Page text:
A venous access device that implants a system for delivery of fluids, medicines, or blood directly into a vein. The entire device is surgically implanted under the skin and can be used for an extended period of time.
A provider network is a list of the doctors, other health care providers, and hospitals that a plan has contracted with to provide medical care to its members. These providers are called “network providers” or “in-network providers.” A provider that hasn’t contracted with the plan is called an “out-of-network provider.”
A cut made in the body to perform surgery.
A surgical procedure in which a portion of a lump or suspicious area is removed for diagnosis. The tissue is then examined under a microscope to check for signs of disease.
Inability to control the flow of urine from the bladder (urinary incontinence) or the escape of stool from the rectum (fecal incontinence).
The period between exposure to a germ and the first sign of illness (i.e. Chicken pox, from 8 to 21 days).
The first treatment given for a disease. It is often part of a standard set of treatments, such as surgery followed by chemotherapy and radiation. When used by itself, induction therapy is the one accepted as the best treatment. If it doesn’t cure the disease or it causes severe side effects, other treatment may be added or used instead. Also called first-line therapy, primary therapy, and primary treatment.
A central line surgically placed (usually in the chest) and inserted into a large vein in your neck for to administer medications, IV fluids, and blood products. May also be used to draw blood for testing.
The invasion and growth of germs in the body. The germs may be bacteria, viruses, yeast, fungi, or other microorganisms. Infections can begin anywhere in the body and may spread all through it. An infection can cause fever and other health problems, depending on where it occurs in the body. When the body’s immune system is strong, it can often fight the germs and cure an infection. Some cancer treatments can weaken the immune system, which may lead to infection.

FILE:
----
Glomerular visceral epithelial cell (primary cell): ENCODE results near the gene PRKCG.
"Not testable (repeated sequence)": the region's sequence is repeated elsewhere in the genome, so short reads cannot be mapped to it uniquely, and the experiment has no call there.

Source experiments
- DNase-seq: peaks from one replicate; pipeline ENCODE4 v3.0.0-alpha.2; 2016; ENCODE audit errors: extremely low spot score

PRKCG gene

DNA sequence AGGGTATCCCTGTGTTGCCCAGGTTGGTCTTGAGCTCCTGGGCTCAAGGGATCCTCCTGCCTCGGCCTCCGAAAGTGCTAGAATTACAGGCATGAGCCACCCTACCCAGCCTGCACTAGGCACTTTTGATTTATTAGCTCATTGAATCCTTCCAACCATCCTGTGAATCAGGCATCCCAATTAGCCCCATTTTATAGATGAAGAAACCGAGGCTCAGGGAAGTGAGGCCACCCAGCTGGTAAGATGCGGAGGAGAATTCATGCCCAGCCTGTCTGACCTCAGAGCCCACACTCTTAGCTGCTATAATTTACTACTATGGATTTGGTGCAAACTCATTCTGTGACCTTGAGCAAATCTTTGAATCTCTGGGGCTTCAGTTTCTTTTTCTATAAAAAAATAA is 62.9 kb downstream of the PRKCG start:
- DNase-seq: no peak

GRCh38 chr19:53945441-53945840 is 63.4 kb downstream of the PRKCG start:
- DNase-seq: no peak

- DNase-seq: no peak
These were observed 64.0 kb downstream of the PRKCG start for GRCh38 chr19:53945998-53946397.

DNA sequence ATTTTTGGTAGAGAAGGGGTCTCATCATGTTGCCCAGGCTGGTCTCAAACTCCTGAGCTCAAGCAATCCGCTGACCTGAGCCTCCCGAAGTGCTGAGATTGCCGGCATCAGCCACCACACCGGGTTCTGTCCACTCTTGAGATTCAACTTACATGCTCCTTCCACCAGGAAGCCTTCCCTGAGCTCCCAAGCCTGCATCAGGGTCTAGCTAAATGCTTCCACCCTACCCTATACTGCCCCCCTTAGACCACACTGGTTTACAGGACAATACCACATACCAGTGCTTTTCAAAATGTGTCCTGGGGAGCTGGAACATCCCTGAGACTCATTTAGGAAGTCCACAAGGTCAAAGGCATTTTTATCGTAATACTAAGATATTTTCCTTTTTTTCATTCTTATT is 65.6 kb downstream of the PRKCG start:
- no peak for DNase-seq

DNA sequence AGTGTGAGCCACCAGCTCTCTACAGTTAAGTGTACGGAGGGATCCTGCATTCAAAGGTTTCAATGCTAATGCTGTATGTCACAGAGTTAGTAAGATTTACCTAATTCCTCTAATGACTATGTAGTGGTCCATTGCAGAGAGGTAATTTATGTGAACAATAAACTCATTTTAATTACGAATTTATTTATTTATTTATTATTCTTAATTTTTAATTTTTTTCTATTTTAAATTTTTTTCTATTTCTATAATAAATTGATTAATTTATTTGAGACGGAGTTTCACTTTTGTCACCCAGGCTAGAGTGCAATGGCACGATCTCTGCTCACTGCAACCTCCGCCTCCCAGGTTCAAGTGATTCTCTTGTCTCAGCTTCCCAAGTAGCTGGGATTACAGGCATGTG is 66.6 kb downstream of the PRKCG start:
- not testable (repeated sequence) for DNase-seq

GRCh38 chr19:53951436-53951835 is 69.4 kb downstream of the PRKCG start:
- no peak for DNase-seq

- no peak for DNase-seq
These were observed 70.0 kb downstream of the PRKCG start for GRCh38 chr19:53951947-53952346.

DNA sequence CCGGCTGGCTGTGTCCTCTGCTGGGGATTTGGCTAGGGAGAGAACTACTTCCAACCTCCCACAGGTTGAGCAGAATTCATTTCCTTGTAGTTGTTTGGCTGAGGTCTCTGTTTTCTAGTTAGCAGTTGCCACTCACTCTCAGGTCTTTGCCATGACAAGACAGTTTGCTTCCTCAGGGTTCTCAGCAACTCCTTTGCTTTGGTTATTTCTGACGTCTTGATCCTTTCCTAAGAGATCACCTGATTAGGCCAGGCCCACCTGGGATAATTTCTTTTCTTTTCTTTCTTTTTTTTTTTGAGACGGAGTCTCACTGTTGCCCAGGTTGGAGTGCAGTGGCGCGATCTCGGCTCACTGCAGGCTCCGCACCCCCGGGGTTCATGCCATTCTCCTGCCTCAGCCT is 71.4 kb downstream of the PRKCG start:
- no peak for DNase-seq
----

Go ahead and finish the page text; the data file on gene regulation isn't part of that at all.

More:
A disease caused by germs; one that can be passed from one to another. Cancer is not an infectious disease.
The inability to produce children.
The triggering of local body defenses resulting in the outpouring of defensive cells (""polys"") from the circulation system into the tissues. Frequently associated with pain swelling.
Having to do with inflammation (redness, swelling, pain, and a feeling of heat that helps protect tissues affected by injury or disease).
A process in which patients are given important information, including possible risks and benefits, about a medical procedure or treatment, a clinical trial, or genetic testing. This is to help them decide if they want to be treated, tested, or take part in the trial. Patients are also given any new information that might affect their decision to continue. Also called consent process.
The introduction of a fluid into a vein.
Taking into the body by mouth.
In medicine, refers to the act of taking a substance into the body by breathing.
In medicine, describes the passing of genetic information from parent to child through the genes in sperm and egg cells. Also called hereditary.
A type of inherited disorder in which there is a higher-than-normal risk of certain types of cancer. Inherited cancer syndromes are caused by mutations (changes) in certain genes passed from parents to children. In an inherited cancer syndrome, certain patterns of cancer may be seen within families. These patterns include having several close family members (such as a mother, daughter, and sister) with the same type of cancer, developing cancer at an early age, or having two or more types of cancer develop in the same person. Examples of inherited cancer syndromes are hereditary breast and ovarian cancer syndrome, Li-Fraumeni syndrome, Cowden syndrome, and Lynch syndrome. Also called hereditary cancer syndrome.
Use of a syringe and needle to push fluids or drugs into the body; often called a ""shot."".
Injections may be given intramuscularly (into a muscle), intravenously (into a vein), subcutaneously (just under the skin) or intrathecally (into the spinal column space).
Describes a condition that cannot be treated by surgery.
Difficulty in going to sleep or getting enough sleep.
In medicine, a method used to put a liquid into the body slowly or drop by drop.
A group of scientists, doctors, clergy, and patient advocates that reviews and approves the detailed plan for a clinical trial. Institutional Review Boards are meant to protect the people who take part in a clinical trial. They check to see that the trial is well designed, legal, ethical, does not involve unneeded risks, and includes a safety plan for patients. There is an Institutional Review Board at every health care facility that does clinical research, and every trial is reviewed by an Institutional Review Board before the trial begins. Also called IRB.